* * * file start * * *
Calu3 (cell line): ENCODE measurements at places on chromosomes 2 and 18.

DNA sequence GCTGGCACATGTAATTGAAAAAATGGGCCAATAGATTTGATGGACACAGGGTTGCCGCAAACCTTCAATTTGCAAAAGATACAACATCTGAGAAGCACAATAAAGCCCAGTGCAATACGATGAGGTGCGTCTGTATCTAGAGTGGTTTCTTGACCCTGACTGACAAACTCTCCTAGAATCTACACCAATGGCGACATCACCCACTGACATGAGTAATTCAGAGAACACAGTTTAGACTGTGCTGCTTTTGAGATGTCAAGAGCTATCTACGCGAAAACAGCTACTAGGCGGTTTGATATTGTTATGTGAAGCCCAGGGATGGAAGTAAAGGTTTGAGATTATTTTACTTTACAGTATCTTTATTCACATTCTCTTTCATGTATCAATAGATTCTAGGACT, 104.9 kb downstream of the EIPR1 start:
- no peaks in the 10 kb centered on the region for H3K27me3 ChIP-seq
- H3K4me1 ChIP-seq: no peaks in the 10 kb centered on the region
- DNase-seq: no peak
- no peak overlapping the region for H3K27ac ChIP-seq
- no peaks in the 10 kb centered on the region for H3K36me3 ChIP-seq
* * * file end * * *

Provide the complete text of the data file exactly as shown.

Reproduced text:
Calu3 (cell line): ENCODE measurements at places on chromosomes 2 and 18.

DNA sequence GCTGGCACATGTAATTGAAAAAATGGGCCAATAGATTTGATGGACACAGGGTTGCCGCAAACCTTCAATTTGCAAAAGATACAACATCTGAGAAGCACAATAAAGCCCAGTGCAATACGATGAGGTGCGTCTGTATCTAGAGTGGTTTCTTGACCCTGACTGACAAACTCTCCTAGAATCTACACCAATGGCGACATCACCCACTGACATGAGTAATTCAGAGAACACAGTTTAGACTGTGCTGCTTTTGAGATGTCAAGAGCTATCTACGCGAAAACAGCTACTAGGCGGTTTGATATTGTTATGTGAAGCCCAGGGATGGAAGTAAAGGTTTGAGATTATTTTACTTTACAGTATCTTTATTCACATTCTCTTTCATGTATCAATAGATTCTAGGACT, 104.9 kb downstream of the EIPR1 start:
- no peaks in the 10 kb centered on the region for H3K27me3 ChIP-seq
- H3K4me1 ChIP-seq: no peaks in the 10 kb centered on the region
- DNase-seq: no peak
- no peak overlapping the region for H3K27ac ChIP-seq
- no peaks in the 10 kb centered on the region for H3K36me3 ChIP-seq